Category Archives: Fiction

When Books Collide: People of the Book by Geraldine Brooks and Manuscript Found in Accra by Paulo Coelho

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Have you ever read a book and have it make a kind of crazy convergence with another book you just read? This just happened to me, and I’m finding the contrasts and the comparisons between the two books have made the reading experience richer, and more thought provoking.

Last week, I read/listened to Manuscript Found in Accra by the Brazilian novelist Paulo Coelho. I’ll be honest, my hopes were not high for this book. I had read The Alchemist a few years ago and it did not appeal to me at all. Modern allegorical tales like The Alchemist and Jonathan Livingston Seagull leave me cold and unmoved. But I have so many friends whose insight I value that have enjoyed Coelho’s writing , so I was willing to give him another try.

Sadly, Manuscript Found in Accra was not my kind of book. It was a sermonizing bore. The central figure of the book, the Copt, lectures and takes questions from his audience of citizens of Jerusalem, as they await the invasion of a crusader army. The audience is a group of Muslims, Jews, Christians, men and women, who ask vague questions about loneliness, beauty, and love, and the Copt answers in long, tedious philosophizing detail. Not my taste.

Geraldine Brooks’ novel People of the Book  I read closely on the heels of Accra. People of the Book tells the fictional history of a real manuscript – the Sarajevo Haggadah – through the lives of the people that come in contact with the book. Brooks tells the history of the book both backwards and forwards, through the conservator that repairs the book in war torn Sarajevo, and the men and women who created the 16071938book, and protected the book through the countless pogroms and exoduses of modern Europe.

Here’s where the books collide.  Manuscript Found in Accra waxes poetic about medieval Jerusalem, how it was a welcoming place where Jews, Christians, and Muslims were neighbors and lived together peaceably. The audience listening to the Copt is this mixed group of people, listening to the wise man together. I don’t know how accurate this picture of Jerusalem is, but I can tell you that it didn’t feel real when reading it.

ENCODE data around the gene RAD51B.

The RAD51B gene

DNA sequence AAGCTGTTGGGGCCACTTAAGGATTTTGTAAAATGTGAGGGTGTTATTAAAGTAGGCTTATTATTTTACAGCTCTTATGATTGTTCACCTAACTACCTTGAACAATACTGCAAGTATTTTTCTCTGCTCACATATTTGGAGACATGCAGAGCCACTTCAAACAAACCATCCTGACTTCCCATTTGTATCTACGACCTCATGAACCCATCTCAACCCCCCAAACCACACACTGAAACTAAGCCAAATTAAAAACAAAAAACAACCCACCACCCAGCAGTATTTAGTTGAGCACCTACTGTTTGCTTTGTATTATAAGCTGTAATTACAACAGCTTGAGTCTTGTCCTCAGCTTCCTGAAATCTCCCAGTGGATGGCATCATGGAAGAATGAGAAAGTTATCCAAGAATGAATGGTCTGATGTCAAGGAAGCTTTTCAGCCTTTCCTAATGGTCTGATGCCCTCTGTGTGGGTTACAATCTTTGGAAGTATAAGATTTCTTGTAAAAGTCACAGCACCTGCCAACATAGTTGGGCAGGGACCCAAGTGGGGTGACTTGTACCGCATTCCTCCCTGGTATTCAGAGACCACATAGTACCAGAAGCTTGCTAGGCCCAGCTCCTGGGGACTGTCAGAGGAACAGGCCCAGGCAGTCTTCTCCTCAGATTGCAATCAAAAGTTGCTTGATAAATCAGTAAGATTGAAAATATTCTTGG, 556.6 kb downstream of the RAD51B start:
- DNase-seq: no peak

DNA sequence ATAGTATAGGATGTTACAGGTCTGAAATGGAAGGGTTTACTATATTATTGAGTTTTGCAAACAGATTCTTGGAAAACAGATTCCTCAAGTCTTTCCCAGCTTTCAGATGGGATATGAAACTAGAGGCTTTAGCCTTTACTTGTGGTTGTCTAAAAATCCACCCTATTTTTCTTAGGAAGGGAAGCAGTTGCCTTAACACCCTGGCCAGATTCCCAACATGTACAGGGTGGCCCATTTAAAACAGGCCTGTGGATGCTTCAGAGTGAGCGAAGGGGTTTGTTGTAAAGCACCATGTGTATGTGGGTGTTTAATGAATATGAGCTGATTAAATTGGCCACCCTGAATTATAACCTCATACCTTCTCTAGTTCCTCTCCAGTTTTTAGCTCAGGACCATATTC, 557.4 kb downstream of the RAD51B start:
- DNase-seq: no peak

People of the Book shows the reader religious conflict in abundance. Muslims, Christians, Jews are constantly on tenterhooks when dealing with each other, dancing around propriety and predjuce in a constantly shifting balance of power. But the book, this precious, beautifully illustrated book, gives the characters a common ground in their desire to preserve and protect it. Jews, Muslims, and Christians all conspire to save the book.

That felt true. People of different faiths – or no faith at all – coming together to preserve an object of beauty.

I think if I hadn’t read Accra just before People of the Book, I would not have appreciated the idealistic viewpoints of either book. Both books present the idealistic view that people of different faiths can live together and prosper through that life. However, People of the Book demonstrates this through the collective acts of compassion that the characters show to each other in order to save the book. Manuscript Found in Accra simply shows the nameless, multi-faithed audience, listening raptly to the Copt.

For me, the cliché – actions speak louder than words – held true.

 

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A Dickens of a Pilgrimage

Earlier this month, my family traveled to the United Kingdom to have a mini vacation in London, and then visit family further south in Hampshire. One of my husband’s favorite touring spots is the Portsmouth Historic Dockyard, home to Nelson’s Victory, The Royal Navy Museum, the ironclad ship the Warrior, and the newly designed museum housing the Mary Rose, the Tudor warship that sank in Portsmouth harbor in 1545. The dockyards are a terrific day out, and I highly recommend visiting if you are ever in Portsmouth. I, however, must confess to being a bit tired of visiting the same sites, and this year I asked to be dropped off in Portsmouth and I would walk down to the harbor later.

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See how unassuming? Dickens’ birthplace is the house with the circular plaque.

You see, Portsmouth is home to a couple of literary pilgrimages that I’ve been wanting to make for a very long time.  This year, I visited 1 Mile End Terrace, home of the Charles Dickens Birthplace Museum.  One Mile End is a small, unassuming Georgian terrace home, on a residential street. So unassuming that according to a museum display, that Dickens himself could not identify the house when he visited Portsmouth as an adult. His strongest memory of Portsmouth seems to be of leaving Portsmouth as a child, with the city covered in snow.

The furnishings at Dickens’ birthplace are mostly period furnishings, but not authentic to the time when the Dickens family were renting the house. I really enjoyed the illustration display in one of the bedrooms, showing different artist interpretations of Dickens’ characters. There was also quite a bit of ephemera – a lock of Dickens’ hair, period photographs, playbills, and small personal items. Dickens was so famous during his life, that people saved all sorts of items he owned or touched. There were quite a few checks written by Dickens on display. Apparently, people preferred to keep a check written by the famous Boz rather than cash it!